Last weekend, Mercedes celebrated its 125th anniversary in motorsport at Silverstone. Yep, 125 years. Yikes.
Unsurprisingly, its current Formula 1 world
“What they did back then was just incredible, but that’s all they knew at the time. They wanted to fall out of the car when they crashed, but nowadays, you want the safety around you. But I think racers are racers, and if I was born in that time, I’d want to be a racer, too.
“I personally don’t like how it is now...you look at the grandstands and they’re quite far away from the circuit. That is all to do with safety. And obviously, the circuits have to cater to motorbikes and all those different things. When you’ve got extra run-off area, you approach it completely differently. For those guys, you’d have grass and trees, not barriers—or if you were in Monaco, it was the harbor.”
“I got to drive the W196 today and you’re moving around (there are no seatbelts), but the truth is I’m a racing driver, you still push. You want to get a feeling of what it was like at the
“I feel incredibly grateful to motorsport and Mercedes. They’ve given me a purpose, given me a life. Just being here today and getting to go out and drive some of the older cars—it’s an incredible life, a privilege, and to be a part of this history with these art pieces.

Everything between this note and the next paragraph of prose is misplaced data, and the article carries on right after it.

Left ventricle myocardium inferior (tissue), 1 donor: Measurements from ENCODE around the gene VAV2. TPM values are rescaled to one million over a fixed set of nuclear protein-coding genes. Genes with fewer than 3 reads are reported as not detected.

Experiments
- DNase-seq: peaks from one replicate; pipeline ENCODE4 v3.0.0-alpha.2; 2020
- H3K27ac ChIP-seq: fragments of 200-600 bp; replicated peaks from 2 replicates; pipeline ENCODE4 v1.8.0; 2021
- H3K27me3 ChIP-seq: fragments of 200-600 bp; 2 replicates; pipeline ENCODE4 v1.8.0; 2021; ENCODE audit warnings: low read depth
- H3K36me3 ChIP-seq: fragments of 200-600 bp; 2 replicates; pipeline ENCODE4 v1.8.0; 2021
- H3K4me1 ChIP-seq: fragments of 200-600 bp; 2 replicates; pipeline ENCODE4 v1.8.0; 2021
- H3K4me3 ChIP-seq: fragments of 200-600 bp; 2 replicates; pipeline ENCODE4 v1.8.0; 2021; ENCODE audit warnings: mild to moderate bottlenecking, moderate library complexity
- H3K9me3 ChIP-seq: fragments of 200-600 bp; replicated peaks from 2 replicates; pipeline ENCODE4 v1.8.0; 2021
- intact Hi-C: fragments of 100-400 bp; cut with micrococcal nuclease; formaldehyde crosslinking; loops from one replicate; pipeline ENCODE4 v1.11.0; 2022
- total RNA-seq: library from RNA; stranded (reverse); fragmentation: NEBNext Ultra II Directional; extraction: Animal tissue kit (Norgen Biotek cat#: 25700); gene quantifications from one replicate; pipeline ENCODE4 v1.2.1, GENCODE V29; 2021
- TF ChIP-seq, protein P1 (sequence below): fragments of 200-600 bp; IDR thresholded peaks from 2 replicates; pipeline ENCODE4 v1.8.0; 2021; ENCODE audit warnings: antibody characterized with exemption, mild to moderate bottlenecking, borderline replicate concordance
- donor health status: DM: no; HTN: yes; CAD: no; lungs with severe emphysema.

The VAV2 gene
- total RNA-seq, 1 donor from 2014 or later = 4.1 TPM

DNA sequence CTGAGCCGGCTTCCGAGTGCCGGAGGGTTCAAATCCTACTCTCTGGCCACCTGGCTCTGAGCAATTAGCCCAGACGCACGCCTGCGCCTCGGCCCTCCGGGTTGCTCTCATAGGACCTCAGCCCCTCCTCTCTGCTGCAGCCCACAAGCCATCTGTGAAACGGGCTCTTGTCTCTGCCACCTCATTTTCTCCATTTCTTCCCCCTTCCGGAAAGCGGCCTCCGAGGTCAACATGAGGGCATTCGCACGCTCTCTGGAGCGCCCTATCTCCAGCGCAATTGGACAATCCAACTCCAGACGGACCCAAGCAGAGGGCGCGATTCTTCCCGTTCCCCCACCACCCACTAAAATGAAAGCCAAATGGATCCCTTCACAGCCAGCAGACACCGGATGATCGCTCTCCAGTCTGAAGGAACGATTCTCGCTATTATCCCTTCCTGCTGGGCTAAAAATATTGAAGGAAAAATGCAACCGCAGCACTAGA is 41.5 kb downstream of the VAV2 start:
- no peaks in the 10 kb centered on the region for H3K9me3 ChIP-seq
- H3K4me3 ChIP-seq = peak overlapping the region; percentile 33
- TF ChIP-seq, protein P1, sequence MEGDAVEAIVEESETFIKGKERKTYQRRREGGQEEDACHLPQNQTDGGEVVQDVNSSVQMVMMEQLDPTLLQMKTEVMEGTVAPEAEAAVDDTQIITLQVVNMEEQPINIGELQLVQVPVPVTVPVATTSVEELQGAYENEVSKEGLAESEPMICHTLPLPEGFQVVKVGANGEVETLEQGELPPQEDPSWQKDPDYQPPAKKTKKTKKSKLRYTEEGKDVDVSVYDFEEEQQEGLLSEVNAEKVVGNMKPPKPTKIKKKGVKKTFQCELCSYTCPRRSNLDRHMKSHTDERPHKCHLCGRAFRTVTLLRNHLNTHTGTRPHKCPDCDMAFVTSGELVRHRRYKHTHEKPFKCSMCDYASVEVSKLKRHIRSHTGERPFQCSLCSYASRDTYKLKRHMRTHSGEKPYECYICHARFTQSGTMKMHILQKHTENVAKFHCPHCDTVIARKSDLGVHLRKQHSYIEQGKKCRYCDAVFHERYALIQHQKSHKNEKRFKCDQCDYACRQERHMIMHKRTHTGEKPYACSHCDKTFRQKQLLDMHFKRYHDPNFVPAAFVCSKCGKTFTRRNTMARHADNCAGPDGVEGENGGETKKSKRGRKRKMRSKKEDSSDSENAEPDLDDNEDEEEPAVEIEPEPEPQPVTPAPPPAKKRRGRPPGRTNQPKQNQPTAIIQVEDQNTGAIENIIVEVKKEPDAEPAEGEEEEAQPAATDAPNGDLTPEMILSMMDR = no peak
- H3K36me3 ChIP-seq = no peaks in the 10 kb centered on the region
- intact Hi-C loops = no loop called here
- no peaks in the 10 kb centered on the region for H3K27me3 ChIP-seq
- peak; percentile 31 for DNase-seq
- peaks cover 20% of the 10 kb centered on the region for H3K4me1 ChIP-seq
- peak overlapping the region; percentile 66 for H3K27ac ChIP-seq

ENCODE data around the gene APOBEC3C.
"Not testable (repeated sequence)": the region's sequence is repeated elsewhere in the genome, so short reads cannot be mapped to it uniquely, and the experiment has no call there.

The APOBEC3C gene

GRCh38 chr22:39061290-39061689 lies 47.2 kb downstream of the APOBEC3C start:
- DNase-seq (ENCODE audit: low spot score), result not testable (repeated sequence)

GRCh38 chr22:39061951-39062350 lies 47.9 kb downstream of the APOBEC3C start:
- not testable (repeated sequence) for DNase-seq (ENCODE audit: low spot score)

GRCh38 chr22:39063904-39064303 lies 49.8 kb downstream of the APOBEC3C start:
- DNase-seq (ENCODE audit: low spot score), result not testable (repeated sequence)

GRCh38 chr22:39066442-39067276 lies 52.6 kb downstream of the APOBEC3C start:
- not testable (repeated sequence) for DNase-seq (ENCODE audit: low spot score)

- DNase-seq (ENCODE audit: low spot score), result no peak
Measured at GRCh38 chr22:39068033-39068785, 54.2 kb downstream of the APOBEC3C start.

“That’s very, very surreal for me. I grew up wanting one day to be a Formula 1 driver and I hadn’t even thought about what else would be a part of that.”
“The part I probably most enjoy is the debrief after a race back at the
“I like to question everything because that’s how I learn; then the best part of my job is to go out in what they create and have weekends like we just did (winning in Bahrain).”
“That’s something I’m currently debating, I guess. Up until now, it’s only ever been Formula 1. But I just drove an old DTM car today, which I loved. And it was so cool driving a W196, a unique experience that not many people get to have.
“Being that I’ve been racing since I was eight years old, I’m going to have massive withdrawal symptoms—like every driver does—when I stop. There are other things to do, other race series I could do. Alonso’s continuing, you see Kimi pushing the boundaries and limits.
“I actually grew up in the same period as Gary Paffett, he’s a bit older than me, and he’s in Formula E, which is now going to be the future, so who knows. Maybe in the future, those are areas for me to be able to use my skills.
“But as you get older and older, it gets more and more challenging to find the motivation and stay focused. You’ve got to find something you love, but I’m pretty sure I’ll always love cars. But for now, I’m going to try and stay in Formula 1, and as long as I stay focused and stay fit—and do the best that I can—I’m going to keep going.”
NOTE: This article first appeared on TopGear.com. Minor edits have been made.